Orbital cysts generally arise from epithelium sequestered within the orbit during embryological development, by implantation after trauma or due to expansion of epithelial-lined sinus lesions into the orbit.
These lesions arise from surface epithelium implanted at sites of embryological folding and, if situated anteriorly within the orbit, are commonly noted soon after birth. Due to the accumulation of epithelial debris and sebaceous oil in the lumen of the cyst, the cysts slowly enlarge and leakage of the contents into the surrounding tissues may cause marked inflammation - with deeper dermoid cysts tending to present in this fashion. A dermoid cyst contains dermal structures (hairs, sebaceous glands), whereas more rarely there is only an epithelial (epidermoid cyst) or a conjunctival lining (conjunctival dermoid).
Implantation cysts may arise and develop in a similar fashion to congenital dermoids, but do not respect the characteristic anatomic sites of the latter and will generally present in patients with a past history of periocular trauma.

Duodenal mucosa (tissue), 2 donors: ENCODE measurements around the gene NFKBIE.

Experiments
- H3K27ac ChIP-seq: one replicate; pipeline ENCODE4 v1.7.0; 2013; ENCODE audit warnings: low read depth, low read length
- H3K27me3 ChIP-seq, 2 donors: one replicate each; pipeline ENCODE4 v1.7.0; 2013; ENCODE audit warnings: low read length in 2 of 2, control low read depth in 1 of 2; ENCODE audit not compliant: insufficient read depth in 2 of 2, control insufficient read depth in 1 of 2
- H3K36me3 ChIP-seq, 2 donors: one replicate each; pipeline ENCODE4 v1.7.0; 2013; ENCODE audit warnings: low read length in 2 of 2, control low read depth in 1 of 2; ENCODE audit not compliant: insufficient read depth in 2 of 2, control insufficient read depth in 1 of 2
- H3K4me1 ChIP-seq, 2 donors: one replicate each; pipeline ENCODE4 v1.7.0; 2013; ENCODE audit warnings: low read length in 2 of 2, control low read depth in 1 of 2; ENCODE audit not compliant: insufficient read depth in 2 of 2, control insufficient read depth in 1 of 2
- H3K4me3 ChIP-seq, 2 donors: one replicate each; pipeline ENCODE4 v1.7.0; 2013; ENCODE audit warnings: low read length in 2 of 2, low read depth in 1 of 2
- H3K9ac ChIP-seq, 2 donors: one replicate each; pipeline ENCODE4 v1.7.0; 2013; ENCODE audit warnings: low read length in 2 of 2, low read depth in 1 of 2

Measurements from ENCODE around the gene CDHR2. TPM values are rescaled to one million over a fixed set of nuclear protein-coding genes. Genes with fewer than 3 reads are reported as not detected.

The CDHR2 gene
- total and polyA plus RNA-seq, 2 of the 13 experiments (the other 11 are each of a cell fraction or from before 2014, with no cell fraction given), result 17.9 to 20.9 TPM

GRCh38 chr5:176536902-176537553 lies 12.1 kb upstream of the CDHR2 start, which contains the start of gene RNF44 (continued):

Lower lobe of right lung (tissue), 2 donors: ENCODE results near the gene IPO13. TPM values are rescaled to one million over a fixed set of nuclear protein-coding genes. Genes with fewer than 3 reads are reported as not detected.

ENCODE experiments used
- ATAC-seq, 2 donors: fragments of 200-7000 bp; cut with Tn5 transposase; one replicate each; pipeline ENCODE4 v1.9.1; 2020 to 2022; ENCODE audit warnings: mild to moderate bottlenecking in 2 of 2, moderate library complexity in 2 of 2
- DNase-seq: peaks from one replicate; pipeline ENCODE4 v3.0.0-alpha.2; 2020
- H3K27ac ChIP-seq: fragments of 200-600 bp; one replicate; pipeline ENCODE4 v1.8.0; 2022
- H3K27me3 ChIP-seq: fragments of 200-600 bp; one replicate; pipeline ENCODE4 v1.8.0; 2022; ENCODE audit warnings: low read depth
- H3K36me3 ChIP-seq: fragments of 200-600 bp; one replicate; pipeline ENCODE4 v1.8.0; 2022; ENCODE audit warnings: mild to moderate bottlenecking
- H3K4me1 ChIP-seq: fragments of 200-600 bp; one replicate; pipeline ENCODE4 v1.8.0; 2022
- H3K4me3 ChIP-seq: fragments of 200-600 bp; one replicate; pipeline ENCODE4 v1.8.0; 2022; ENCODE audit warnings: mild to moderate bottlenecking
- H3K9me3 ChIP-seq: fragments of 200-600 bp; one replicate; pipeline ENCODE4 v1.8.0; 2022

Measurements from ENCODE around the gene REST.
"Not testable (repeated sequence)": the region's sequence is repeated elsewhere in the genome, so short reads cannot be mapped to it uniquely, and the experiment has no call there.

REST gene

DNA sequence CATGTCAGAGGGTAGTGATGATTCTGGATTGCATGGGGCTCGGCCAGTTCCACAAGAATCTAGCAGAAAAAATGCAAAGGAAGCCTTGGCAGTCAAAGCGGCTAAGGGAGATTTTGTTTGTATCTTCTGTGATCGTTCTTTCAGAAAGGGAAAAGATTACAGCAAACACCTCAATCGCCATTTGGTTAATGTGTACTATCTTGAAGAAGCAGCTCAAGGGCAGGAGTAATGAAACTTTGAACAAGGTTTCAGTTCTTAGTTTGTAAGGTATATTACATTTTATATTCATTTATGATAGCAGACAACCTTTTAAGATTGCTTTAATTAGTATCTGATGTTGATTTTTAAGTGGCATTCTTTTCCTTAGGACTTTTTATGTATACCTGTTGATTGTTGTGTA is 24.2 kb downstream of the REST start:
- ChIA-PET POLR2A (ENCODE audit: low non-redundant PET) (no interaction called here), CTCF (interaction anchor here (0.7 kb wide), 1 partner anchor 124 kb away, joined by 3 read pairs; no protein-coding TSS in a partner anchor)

The commonest dermoid cysts are firm and smooth, mobile preseptal masses overlying the supero-temporal quadrant of the orbit and, less commonly, the supero-nasal quadrant. Many cysts have a variable periosteal attachment near the underlying fronto-zygomatic or fronto-ethmoidal sutures, but occasionally the dermoid will pass into or through defects in the neighbouring bone. In some cases the dermoid is incompletely separated from the skin surface and presents as a chronically inflamed and discharging sinus (Figure 12.1).
A clinically characteristic lesion presenting in childhood does not require radiological investigation if anteriorly situated and mobile. Likewise, fixed anterior masses do not necessitate imaging, provided the orbital surgeon is adequately experienced to follow the lesion to its limits - if necessary within the orbital depths. Deep orbital dermoids, often presenting as orbital inflammation or proptosis, require thin-slice CT with bone